Vegetarian (or not) Split Pea Soup
Some of our friends were returning from a ski trip to British Columbia yesterday, and we invited them for dinner. We weren’t sure exactly how many would be joining us, so I decided to make soup. A big pot of soup can feed any number of people. 8) I actually made 1½ times the recipe, so we had enough for 8 – 10 hearty appetites.
The Daily Soup Cookbook has a terrific recipe for Vegetarian Split Pea Soup. I like the way it turns out “soupy” and not as thick as some versions. And yet it is a perfectly filling meal with some bread and a salad.
As always, a homemade broth is best, but I used Swanson’s Natural Goodness Chicken Broth and my soup was pretty good. (Obviously, I chose the “not” vegetarian version.)
I have yet to find a good commercial vegetable broth, so if I wanted to truly make a vegetarian split pea soup I would probably make my own broth. Or I might try making it just with filtered water, increasing the salt a bit.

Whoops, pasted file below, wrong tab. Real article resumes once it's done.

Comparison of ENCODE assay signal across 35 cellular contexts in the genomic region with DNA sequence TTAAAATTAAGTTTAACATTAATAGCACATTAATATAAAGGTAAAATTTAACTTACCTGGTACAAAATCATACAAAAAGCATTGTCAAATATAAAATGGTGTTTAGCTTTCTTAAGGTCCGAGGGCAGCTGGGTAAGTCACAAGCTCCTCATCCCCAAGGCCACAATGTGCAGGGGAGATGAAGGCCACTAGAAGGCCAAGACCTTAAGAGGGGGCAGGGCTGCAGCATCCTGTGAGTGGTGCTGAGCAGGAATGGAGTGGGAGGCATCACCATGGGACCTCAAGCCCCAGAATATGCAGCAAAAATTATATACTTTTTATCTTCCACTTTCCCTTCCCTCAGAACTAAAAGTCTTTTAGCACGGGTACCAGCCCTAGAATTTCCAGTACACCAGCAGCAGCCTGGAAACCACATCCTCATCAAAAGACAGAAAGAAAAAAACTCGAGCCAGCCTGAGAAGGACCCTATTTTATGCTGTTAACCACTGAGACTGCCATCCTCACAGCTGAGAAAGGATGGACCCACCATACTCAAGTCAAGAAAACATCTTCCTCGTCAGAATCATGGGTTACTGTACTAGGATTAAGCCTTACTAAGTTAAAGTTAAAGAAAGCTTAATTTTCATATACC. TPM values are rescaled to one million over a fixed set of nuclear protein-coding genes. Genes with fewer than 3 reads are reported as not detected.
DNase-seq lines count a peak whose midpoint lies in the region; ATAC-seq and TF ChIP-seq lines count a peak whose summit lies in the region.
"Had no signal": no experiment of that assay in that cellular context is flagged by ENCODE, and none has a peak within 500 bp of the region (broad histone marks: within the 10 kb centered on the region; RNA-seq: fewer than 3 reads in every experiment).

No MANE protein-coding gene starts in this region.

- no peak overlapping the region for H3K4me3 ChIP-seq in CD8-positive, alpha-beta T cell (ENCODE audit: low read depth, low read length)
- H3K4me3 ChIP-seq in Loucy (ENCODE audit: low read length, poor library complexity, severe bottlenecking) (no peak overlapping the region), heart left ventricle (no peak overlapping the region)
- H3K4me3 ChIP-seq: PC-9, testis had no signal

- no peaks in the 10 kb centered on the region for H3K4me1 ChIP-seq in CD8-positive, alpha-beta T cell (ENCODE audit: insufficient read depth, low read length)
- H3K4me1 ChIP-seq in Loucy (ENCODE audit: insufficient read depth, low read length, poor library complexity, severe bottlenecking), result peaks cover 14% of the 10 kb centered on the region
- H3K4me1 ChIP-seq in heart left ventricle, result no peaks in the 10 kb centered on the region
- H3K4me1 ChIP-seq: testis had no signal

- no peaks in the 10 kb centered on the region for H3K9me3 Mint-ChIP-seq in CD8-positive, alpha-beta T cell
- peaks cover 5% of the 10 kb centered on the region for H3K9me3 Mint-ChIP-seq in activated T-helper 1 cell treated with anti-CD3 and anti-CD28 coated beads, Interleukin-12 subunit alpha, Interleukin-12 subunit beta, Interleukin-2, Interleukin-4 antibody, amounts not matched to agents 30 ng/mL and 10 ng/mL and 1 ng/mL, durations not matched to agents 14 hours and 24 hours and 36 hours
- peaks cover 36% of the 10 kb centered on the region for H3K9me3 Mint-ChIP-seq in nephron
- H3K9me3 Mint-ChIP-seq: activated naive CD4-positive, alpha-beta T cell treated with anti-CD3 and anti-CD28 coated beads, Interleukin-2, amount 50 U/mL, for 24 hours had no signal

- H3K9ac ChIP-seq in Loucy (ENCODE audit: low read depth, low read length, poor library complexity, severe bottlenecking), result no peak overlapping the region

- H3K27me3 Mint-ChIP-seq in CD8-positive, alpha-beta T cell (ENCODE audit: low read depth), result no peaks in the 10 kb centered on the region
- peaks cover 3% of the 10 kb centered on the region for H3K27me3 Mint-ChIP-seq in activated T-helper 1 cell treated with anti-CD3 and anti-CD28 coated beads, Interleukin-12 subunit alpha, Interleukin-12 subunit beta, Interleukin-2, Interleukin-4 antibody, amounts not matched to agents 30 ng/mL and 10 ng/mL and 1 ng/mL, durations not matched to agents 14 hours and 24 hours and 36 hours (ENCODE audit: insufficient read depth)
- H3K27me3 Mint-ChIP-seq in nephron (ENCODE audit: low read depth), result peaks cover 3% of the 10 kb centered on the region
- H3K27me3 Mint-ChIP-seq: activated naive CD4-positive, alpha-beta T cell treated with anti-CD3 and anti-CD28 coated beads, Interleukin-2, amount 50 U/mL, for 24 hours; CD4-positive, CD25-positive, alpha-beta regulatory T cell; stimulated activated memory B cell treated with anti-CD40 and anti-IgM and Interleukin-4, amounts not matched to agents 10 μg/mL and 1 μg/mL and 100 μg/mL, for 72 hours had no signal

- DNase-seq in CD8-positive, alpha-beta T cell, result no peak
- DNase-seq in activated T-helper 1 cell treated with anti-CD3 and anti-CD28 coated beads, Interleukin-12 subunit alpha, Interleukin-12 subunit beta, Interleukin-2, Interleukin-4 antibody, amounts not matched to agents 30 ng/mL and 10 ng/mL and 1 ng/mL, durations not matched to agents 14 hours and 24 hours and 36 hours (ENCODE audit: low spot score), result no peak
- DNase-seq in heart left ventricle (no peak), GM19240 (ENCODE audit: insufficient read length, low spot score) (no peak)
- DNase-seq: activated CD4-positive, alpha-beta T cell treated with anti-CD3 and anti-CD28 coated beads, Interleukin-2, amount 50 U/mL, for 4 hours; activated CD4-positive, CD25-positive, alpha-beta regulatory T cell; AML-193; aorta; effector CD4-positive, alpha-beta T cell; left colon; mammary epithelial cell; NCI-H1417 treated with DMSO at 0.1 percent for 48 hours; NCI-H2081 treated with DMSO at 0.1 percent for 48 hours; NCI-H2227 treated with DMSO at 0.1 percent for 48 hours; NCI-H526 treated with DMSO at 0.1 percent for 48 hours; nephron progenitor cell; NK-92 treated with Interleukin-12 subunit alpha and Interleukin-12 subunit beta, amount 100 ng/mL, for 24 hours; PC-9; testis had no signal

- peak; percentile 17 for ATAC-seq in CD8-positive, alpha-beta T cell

This is an easy recipe to cut in half if you don’t want to make this much.
Vegetarian Split Pea Soup
Adapted from The Daily Soup Cookbook
Serves 6, maybe 7
2 tablespoons butter (or oil for a vegan version)
1 large onion, chopped
2 stalks celery, chopped
2 carrots, chopped
2 tablespoons dried thyme
2 bay leaves
1 teaspoon salt
½ teaspoon ground black pepper
1 pound green split peas, rinsed and picked over to remove any rocks
8 cups broth (your choice: vegetable, chicken, or just water)
½ cup white wine or Vermouth
1 teaspoon garlic, minced
¼ cup chopped fresh Italian parsley (optional—I didn’t use it)
1. Melt the butter in a large pot over medium heat. Add the onion, celery, and carrots and cook for about 5 minutes, stirring often, until tender.
2. Add the thyme, bay leaves, salt, and pepper and stir to coat the vegetables.
3. Add the split peas, broth and white wine. Bring to a boil; reduce heat and simmer, covered, for about 45 minutes until the peas are tender.
4. Remove the bay leaf. Use an immersion blender to blend the soup in the pot. I like to leave it fairly chunky, so I don’t blend it completely. If you don’t have an immersion blender, you can carefully blend some of the soup in a blender or food processor and then add it back to the pot. Don’t fill the blender too full, and hold the top on with an oven mitt. The hot soup can send the top flying. (That is why I love my immersion blender!)
5. Add the minced garlic to the soup and simmer for 2 minutes.
6. Ladle the soup into bowls and top with chopped parsley.
“Pea Soup with Friends” (Thanks for the photo, Nette!)